Data Retention and Liability: What You Need to Know

lawThe average business creates, processes, and deletes volumes of data each day, from emails to spreadsheets to reports. This data is increasingly being moved to cloud hosting services, where it is preserved until the business user removes it. Even then, it may still be retrievable, depending on the host’s backup procedures.

The Cloud in the Courtroom

When it comes to court-ordered “discovery” processes, the new cloud environment is introducing major challenges. Data no longer resides within the confines of an office building, where it can be pulled from individual PCs or on-site servers. Employees are connecting from personal home PCs and mobile devices, forcing employers, in some cases, to confiscate those devices to turn them over to attorneys.

The discovery process occurs during the information-gathering phase of a legal case. If someone sues your business, attorneys will want to see any files or emails related to that matter. A company’s email retention policies may be summoned to explain why emails sent before a certain date cannot be provided.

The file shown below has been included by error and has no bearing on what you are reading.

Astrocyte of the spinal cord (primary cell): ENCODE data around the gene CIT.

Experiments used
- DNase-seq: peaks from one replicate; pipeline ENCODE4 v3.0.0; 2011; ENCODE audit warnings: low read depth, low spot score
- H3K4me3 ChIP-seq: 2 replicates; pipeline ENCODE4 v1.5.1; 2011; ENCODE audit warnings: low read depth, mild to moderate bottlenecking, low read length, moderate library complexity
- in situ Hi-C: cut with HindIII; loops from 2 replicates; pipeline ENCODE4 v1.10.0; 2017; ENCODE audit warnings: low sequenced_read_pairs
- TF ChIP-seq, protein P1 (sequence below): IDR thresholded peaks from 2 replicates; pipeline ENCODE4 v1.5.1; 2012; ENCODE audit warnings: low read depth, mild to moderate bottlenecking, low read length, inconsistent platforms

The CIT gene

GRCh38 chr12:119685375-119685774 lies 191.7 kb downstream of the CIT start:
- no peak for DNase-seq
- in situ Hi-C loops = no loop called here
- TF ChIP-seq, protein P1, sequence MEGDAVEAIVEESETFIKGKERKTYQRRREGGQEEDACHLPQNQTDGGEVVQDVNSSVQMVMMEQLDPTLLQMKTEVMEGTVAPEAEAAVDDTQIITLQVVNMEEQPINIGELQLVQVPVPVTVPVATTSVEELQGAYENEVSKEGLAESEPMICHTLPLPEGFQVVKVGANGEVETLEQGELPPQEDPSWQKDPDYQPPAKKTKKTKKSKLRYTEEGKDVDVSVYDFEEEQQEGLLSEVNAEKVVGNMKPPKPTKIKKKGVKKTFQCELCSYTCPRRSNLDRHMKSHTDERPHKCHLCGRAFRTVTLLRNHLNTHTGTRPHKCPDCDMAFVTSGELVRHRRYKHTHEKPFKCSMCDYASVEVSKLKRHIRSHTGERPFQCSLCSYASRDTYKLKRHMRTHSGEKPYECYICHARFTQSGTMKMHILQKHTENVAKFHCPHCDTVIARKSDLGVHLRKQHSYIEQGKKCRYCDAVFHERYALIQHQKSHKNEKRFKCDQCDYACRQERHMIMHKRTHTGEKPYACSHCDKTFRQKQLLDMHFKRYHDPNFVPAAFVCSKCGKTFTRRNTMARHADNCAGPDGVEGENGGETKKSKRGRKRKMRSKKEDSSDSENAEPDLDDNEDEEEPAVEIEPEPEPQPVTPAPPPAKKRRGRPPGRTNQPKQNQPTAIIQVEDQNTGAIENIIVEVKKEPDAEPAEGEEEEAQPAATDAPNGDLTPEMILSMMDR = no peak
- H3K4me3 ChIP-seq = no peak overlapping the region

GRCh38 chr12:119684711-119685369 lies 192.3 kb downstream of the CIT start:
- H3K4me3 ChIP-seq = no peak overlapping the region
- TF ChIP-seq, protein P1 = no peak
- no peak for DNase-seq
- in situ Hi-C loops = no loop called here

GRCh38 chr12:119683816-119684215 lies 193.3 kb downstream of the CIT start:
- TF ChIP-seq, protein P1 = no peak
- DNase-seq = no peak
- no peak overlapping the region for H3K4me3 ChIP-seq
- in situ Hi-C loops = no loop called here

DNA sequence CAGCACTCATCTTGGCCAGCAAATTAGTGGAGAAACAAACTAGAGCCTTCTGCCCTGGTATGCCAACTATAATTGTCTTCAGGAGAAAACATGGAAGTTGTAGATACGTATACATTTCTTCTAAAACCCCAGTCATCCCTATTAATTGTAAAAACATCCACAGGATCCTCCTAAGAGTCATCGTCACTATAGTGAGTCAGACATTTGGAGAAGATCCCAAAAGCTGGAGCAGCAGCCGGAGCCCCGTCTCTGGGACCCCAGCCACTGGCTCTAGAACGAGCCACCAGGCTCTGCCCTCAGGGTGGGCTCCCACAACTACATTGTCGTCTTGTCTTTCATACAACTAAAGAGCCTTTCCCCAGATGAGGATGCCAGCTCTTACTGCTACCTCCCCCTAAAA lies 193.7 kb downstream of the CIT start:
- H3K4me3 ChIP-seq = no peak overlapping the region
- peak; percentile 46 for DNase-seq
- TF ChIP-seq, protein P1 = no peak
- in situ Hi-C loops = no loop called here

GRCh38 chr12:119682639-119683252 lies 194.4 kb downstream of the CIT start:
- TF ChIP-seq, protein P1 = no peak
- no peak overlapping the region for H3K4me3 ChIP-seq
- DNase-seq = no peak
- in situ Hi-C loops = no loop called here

The Cloud Provider

Even if your data and email storage is handled by a third-party provider, you, the business, still are considered the owner of your data. The court expects you to be able to produce data based on today’s technology and the cloud provisions you have in place. Failure to produce information when requested could result in court sanctions costing your business thousands of dollars.

Every business could someday fall victim to legal action, whether as a plaintiff or defendant. To avoid exorbitant fees and months of aggravation, all businesses should take the time to ensure their data is backed up and retrievable upon demand. This includes emails and work files, whether on mobile devices or PCs.

Businesses should also stress to employees that if they use their personal devices for work purposes, they, too, could fall prey to discovery. They would then lose the device for the duration and attorneys would have the right to retrieve the information they need until the case is complete.

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